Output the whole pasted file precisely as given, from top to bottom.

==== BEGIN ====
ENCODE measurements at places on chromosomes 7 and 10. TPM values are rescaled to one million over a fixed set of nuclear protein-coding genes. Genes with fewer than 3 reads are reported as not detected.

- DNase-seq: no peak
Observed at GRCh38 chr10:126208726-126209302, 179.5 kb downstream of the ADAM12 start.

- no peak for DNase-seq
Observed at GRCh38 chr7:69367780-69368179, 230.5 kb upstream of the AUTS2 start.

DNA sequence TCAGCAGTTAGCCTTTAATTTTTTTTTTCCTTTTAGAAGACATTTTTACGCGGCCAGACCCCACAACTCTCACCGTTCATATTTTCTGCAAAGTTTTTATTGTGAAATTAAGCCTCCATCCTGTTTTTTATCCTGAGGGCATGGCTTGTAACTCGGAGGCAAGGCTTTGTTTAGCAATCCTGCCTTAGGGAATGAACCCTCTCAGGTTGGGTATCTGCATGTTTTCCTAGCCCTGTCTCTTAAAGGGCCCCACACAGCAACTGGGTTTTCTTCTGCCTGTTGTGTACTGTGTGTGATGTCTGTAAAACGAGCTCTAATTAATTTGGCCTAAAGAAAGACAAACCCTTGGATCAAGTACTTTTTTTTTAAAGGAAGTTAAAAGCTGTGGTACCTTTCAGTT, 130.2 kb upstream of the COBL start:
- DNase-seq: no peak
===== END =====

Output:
ENCODE measurements at places on chromosomes 7 and 10. TPM values are rescaled to one million over a fixed set of nuclear protein-coding genes. Genes with fewer than 3 reads are reported as not detected.

- DNase-seq: no peak
Observed at GRCh38 chr10:126208726-126209302, 179.5 kb downstream of the ADAM12 start.

- no peak for DNase-seq
Observed at GRCh38 chr7:69367780-69368179, 230.5 kb upstream of the AUTS2 start.

DNA sequence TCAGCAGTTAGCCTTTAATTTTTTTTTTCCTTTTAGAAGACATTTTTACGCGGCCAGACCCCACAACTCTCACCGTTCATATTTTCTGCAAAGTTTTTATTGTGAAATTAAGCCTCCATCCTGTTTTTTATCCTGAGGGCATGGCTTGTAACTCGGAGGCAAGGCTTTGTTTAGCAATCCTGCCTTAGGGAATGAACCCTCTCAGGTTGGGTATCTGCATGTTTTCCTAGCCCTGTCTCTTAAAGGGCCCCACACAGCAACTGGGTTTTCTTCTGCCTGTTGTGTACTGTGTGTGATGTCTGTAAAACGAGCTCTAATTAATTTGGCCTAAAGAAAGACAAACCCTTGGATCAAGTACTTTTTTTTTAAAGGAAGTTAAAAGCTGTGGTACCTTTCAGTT, 130.2 kb upstream of the COBL start:
- DNase-seq: no peak